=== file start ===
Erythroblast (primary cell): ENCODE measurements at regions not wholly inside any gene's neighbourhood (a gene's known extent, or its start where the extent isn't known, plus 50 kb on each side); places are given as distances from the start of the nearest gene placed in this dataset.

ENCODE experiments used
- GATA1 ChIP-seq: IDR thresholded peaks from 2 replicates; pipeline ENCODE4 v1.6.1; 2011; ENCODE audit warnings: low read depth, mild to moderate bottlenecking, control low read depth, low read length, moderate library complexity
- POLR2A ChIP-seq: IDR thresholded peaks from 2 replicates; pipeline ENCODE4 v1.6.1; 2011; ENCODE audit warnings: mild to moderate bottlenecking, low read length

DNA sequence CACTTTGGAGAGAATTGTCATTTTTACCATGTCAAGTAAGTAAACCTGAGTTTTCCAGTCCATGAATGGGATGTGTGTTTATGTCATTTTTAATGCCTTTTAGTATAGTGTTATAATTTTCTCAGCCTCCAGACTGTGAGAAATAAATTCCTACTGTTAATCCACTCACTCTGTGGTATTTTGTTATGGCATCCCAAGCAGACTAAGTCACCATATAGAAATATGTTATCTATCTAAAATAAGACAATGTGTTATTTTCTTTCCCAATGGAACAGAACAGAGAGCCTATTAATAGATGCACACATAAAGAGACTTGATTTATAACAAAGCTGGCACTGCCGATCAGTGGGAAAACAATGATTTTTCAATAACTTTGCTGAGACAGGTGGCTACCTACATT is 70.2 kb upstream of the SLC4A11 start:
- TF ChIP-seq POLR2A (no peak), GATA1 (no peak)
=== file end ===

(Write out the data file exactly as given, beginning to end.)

Erythroblast (primary cell): ENCODE measurements at regions not wholly inside any gene's neighbourhood (a gene's known extent, or its start where the extent isn't known, plus 50 kb on each side); places are given as distances from the start of the nearest gene placed in this dataset.

ENCODE experiments used
- GATA1 ChIP-seq: IDR thresholded peaks from 2 replicates; pipeline ENCODE4 v1.6.1; 2011; ENCODE audit warnings: low read depth, mild to moderate bottlenecking, control low read depth, low read length, moderate library complexity
- POLR2A ChIP-seq: IDR thresholded peaks from 2 replicates; pipeline ENCODE4 v1.6.1; 2011; ENCODE audit warnings: mild to moderate bottlenecking, low read length

DNA sequence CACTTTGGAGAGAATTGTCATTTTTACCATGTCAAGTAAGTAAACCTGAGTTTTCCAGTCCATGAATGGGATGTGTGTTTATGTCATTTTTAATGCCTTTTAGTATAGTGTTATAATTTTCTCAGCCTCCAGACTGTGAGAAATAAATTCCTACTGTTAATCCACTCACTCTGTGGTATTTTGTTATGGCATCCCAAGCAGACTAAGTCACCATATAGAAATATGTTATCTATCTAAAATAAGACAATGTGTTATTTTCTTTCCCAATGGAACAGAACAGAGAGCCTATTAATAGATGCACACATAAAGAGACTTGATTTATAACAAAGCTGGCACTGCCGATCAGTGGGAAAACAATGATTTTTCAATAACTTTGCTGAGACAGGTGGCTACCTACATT is 70.2 kb upstream of the SLC4A11 start:
- TF ChIP-seq POLR2A (no peak), GATA1 (no peak)